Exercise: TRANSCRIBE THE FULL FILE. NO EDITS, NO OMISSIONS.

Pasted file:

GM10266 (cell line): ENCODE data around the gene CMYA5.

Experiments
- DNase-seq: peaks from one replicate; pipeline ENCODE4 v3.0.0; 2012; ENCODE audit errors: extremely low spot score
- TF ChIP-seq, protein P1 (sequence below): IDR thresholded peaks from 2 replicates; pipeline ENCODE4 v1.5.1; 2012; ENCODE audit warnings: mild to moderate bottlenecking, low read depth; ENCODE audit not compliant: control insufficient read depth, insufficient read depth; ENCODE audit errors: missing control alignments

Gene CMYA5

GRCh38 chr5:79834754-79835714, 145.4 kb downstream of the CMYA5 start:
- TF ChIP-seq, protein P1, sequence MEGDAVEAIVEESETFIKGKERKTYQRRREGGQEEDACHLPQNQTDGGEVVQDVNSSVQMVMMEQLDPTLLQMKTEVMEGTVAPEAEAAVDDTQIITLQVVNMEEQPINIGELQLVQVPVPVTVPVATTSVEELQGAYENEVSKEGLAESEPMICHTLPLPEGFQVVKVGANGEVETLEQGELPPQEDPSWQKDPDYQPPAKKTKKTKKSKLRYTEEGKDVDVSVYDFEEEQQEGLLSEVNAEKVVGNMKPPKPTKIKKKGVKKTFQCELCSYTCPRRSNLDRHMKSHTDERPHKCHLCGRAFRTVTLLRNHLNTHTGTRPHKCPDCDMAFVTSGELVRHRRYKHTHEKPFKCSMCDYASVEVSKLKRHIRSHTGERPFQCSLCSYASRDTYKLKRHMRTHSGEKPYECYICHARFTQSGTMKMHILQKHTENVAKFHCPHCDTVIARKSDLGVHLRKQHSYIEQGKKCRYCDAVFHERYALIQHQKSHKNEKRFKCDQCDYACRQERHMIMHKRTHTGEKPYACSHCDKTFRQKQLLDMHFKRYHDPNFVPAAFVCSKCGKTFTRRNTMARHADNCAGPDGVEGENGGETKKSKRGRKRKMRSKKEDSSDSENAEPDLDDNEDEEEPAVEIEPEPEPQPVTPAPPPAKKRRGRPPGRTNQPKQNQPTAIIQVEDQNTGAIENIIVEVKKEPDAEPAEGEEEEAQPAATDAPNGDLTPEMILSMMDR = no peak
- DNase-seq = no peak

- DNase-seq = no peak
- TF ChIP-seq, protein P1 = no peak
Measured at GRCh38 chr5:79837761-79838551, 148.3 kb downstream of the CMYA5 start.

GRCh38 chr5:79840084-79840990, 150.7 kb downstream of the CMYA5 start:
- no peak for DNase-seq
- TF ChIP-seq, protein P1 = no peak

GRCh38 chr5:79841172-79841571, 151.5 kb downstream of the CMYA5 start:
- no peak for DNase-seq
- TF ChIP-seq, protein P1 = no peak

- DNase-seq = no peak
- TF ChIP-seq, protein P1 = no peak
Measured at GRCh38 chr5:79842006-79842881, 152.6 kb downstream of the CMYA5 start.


GM10266 (cell line): ENCODE data around the gene CMYA5.

Experiments
- DNase-seq: peaks from one replicate; pipeline ENCODE4 v3.0.0; 2012; ENCODE audit errors: extremely low spot score
- TF ChIP-seq, protein P1 (sequence below): IDR thresholded peaks from 2 replicates; pipeline ENCODE4 v1.5.1; 2012; ENCODE audit warnings: mild to moderate bottlenecking, low read depth; ENCODE audit not compliant: control insufficient read depth, insufficient read depth; ENCODE audit errors: missing control alignments

Gene CMYA5

GRCh38 chr5:79834754-79835714, 145.4 kb downstream of the CMYA5 start:
- TF ChIP-seq, protein P1, sequence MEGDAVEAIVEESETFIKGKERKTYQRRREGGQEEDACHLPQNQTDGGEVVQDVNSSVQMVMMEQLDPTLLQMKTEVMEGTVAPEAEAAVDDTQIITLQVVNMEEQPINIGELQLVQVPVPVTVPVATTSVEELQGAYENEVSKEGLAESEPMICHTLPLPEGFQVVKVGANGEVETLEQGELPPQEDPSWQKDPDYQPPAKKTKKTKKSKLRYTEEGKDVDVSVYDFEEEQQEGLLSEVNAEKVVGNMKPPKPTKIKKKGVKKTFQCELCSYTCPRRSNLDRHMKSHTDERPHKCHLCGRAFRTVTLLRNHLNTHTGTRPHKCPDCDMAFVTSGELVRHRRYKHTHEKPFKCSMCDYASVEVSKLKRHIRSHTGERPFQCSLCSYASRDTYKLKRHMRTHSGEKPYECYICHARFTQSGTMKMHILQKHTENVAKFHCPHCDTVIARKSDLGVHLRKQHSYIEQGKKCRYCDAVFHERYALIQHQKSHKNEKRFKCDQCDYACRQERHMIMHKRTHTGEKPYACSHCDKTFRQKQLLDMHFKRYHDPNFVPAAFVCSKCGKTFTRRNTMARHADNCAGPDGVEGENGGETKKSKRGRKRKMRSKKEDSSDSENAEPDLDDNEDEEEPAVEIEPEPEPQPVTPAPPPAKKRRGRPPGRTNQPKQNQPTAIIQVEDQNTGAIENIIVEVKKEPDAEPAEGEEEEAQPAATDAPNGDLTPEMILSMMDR = no peak
- DNase-seq = no peak

- DNase-seq = no peak
- TF ChIP-seq, protein P1 = no peak
Measured at GRCh38 chr5:79837761-79838551, 148.3 kb downstream of the CMYA5 start.

GRCh38 chr5:79840084-79840990, 150.7 kb downstream of the CMYA5 start:
- no peak for DNase-seq
- TF ChIP-seq, protein P1 = no peak

GRCh38 chr5:79841172-79841571, 151.5 kb downstream of the CMYA5 start:
- no peak for DNase-seq
- TF ChIP-seq, protein P1 = no peak

- DNase-seq = no peak
- TF ChIP-seq, protein P1 = no peak
Measured at GRCh38 chr5:79842006-79842881, 152.6 kb downstream of the CMYA5 start.